I guess it all comes down to the fact that its a lot easier to be nice to people who will have a reason to be nice to you back.  Like loving something that is easy to love vs. something that is harder to love.  I hope that we’re able to remember this as we live in our little land of privilege over these next few months.  I guess the idea of “paying it forward” is similar to what Jesus was talking about in this passage, where you do favors for people who will not have any ability to pay it back to you.  I wonder if a network would be of any use if we all just did what Jesus suggested in this passage.

Ok, this is less of a “reflection” and more of a “rambling”.  I blame the polka music in the background.

Proof we were there, or at least I was!

What did you get out of Mass today?  Please leave a tidbit for me to consider!

5 thoughts on “Sunday Reflections – Mexico Style 8.29.10

  1. Wow! You really are in Mexico! I can’t believe it. Well, I am praying that this time is very special and infused with spirituality for you. Your post was very interesting to read. Who knows what miracles will be opened for you now that this journey has taken you here. I look forward to hearing about your future adventures. Congratulations to your husband on his hard work and grant. The churches in Mexico are amazing! What city will you be living in?

  2. Oops, I didn’t answer your email at all. Well, I love this scripture. For 15 years I worked as a Missionary with the poor and this was always one of my favorite scriptures. It is true: when we give away our love as a free gift we are elevated to whole other plane of God’s Saving Action. Jealously, envy, pettiness leaves our lives. All of us can be great because all of us can give.
    I see this now even more clearly now that I have entered more of a middle class existence. So many things are calculated among people, the whole comparison thing. No, when you simply give and don’t try to surround yourself with a certain kind of person, you are free and happy and fulfilled in a way that is magical. St. Jerome said it best, “He is rich enough who is poor in Christ.” To this day, many of my happiest times were at parties with poor immigrants and families that I worked with. I remember visiting one very poor family. They made me a corn tortilla with the smallest piece of cheese and a load of lettuce on it (cheese is expensive, lettuce is not). To this day, I have still never eaten anything so delicious as that snack. “It is in giving that we receieve.”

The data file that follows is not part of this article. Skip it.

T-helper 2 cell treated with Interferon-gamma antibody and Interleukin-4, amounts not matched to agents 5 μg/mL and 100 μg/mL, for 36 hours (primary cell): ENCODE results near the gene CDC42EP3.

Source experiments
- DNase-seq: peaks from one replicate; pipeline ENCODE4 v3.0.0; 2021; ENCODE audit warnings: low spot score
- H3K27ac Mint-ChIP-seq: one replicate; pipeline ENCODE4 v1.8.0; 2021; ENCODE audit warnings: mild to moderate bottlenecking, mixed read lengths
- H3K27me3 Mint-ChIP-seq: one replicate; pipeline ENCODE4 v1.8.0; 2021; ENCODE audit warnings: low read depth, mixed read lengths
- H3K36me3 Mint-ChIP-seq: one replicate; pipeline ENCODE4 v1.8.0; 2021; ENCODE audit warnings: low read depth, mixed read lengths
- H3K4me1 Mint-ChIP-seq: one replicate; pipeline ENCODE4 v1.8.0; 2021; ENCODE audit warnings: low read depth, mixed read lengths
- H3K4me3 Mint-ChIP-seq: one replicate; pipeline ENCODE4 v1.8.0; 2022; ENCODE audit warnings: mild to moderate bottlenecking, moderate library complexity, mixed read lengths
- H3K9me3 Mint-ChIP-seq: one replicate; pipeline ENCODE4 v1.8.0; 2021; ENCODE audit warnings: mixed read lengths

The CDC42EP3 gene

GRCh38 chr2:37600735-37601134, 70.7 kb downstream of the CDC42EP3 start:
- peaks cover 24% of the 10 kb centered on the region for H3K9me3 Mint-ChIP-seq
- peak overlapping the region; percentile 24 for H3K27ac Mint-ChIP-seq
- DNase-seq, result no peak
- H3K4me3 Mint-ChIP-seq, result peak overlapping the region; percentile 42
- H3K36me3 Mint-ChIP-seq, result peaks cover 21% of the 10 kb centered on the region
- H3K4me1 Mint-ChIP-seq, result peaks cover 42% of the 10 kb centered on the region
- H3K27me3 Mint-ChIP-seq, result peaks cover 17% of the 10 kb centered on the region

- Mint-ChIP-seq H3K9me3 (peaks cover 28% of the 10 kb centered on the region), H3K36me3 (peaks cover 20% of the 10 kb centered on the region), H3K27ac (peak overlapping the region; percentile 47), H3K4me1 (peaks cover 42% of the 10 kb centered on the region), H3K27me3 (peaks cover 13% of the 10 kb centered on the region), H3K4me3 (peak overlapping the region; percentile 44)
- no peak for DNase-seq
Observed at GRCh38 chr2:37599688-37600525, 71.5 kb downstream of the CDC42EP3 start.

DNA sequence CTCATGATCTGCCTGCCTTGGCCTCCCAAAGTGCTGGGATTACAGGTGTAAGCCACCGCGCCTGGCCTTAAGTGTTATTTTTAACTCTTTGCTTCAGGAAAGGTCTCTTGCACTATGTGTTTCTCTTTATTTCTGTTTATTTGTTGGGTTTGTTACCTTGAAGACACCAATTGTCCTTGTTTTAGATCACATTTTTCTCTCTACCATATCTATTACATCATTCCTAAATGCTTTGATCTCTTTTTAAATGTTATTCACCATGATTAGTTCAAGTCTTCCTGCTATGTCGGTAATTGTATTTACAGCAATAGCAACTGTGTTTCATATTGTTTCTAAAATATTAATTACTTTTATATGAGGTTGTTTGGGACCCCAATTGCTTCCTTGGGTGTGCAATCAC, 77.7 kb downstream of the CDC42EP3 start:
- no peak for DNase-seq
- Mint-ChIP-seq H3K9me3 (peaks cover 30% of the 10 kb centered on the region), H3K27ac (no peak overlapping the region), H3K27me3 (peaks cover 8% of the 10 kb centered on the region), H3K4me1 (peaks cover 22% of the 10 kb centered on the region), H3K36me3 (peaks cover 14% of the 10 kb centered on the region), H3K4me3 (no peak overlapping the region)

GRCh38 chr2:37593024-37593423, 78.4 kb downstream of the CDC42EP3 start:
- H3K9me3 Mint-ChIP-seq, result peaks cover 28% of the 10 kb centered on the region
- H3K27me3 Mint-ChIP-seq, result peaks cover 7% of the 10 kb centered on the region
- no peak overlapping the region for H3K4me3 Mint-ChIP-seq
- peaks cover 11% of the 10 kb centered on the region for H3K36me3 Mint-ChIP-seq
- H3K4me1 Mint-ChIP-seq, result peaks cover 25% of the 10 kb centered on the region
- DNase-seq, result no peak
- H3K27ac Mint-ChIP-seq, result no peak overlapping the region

• I love reading about your experiences on your blog! Did you know that the priest who married us is a Somascan? I’ve recently been reading up on the life of St. Jerome so that’s so great you mentioned him! Thank you for your words of wisdom :)

  3. We happened to go to a Spanish mass on Sunday. I could figure out what the gospel was, but admittedly did not spend much time thinking about it. So it is good for me that you’re doing these!

    I have no idea what following the instructions of this passage would mean in real life. It seems so distant, especially as I encounter Catholic networks that are not all that different from the business one you describe. ::sigh::